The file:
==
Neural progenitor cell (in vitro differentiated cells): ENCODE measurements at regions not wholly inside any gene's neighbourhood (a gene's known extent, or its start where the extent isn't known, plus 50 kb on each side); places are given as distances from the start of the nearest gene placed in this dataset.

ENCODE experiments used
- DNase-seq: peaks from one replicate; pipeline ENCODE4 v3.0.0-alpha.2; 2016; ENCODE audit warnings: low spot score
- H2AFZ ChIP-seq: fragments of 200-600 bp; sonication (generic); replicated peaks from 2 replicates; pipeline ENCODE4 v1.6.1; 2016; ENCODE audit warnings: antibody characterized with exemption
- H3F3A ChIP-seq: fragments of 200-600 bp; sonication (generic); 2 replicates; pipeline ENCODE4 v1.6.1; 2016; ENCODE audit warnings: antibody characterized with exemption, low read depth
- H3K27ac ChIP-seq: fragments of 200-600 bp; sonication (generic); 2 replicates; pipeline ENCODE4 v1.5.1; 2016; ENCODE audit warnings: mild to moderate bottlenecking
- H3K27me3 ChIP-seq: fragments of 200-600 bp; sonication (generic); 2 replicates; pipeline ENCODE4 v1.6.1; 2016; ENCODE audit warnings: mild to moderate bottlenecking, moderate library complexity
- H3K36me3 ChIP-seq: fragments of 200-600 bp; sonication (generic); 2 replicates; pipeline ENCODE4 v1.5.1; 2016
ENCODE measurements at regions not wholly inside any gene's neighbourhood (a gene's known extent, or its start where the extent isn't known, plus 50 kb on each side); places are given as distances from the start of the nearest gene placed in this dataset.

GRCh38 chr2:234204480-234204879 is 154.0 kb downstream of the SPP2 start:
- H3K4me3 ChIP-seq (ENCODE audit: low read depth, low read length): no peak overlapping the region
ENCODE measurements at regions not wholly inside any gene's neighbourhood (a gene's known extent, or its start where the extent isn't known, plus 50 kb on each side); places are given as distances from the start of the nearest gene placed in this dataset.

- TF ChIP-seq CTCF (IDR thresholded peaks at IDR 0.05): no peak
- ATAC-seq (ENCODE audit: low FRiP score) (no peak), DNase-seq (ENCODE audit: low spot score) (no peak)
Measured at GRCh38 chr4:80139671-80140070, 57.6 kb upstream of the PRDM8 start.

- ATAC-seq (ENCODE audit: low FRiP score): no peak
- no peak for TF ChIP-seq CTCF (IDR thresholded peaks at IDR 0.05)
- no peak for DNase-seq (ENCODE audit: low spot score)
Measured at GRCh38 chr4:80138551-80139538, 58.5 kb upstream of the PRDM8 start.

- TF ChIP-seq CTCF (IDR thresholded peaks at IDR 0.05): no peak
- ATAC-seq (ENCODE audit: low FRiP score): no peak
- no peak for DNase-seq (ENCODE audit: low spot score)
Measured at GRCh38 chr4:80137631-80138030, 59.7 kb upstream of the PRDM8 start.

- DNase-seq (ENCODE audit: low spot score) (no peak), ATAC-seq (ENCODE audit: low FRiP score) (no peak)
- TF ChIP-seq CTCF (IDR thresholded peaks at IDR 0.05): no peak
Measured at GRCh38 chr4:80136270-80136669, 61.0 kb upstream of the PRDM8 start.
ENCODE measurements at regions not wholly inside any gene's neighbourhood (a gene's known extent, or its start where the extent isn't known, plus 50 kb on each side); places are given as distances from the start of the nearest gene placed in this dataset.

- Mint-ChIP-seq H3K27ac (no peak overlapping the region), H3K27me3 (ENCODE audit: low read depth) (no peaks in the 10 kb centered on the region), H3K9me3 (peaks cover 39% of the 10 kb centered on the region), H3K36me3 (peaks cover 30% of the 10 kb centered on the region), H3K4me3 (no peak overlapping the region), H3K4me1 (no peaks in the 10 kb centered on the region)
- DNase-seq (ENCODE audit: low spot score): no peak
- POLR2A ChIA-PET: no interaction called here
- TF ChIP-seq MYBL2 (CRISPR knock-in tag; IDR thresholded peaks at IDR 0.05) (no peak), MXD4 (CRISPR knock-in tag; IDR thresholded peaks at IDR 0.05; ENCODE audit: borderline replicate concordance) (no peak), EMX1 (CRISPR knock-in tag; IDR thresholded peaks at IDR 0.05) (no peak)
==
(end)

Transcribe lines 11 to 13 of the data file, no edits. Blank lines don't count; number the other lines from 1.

- H3K4me3 ChIP-seq (ENCODE audit: low read depth, low read length): no peak overlapping the region
ENCODE measurements at regions not wholly inside any gene's neighbourhood (a gene's known extent, or its start where the extent isn't known, plus 50 kb on each side); places are given as distances from the start of the nearest gene placed in this dataset.

- TF ChIP-seq CTCF (IDR thresholded peaks at IDR 0.05): no peak